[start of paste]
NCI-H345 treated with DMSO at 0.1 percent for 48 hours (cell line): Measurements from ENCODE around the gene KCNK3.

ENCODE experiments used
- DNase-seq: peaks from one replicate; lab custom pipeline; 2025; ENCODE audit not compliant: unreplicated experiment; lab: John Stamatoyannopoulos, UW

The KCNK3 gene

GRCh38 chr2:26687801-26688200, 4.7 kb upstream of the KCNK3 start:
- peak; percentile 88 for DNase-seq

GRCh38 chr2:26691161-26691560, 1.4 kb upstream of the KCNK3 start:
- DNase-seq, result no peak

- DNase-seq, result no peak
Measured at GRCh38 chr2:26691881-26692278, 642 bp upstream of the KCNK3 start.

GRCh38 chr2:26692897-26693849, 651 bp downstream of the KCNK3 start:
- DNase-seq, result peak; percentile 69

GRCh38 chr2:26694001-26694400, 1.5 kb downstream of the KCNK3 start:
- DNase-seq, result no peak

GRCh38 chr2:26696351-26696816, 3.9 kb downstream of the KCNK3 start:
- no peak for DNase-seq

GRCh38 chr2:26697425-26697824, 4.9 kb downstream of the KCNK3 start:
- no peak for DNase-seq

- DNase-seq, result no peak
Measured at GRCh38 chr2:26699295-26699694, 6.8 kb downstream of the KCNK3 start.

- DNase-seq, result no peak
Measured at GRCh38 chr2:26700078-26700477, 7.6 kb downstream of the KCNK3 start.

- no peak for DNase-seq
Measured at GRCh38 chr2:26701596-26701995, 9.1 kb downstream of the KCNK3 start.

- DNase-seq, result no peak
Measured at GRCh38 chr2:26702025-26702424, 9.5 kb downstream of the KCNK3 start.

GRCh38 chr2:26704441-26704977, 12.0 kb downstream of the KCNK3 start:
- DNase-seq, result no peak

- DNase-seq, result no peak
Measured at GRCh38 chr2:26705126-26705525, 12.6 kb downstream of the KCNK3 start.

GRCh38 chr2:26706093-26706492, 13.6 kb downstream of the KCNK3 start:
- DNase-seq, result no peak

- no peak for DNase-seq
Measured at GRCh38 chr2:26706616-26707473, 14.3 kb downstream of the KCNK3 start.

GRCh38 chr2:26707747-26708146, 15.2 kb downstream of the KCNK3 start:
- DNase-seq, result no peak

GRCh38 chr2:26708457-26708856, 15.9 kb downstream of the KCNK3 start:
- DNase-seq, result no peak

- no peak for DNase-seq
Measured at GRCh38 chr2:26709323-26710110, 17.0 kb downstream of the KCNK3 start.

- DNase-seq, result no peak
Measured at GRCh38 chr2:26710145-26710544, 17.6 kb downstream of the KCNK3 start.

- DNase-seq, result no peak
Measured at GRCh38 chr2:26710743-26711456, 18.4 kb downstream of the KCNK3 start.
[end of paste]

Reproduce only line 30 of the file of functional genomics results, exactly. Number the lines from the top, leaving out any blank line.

Measured at GRCh38 chr2:26705126-26705525, 12.6 kb downstream of the KCNK3 start.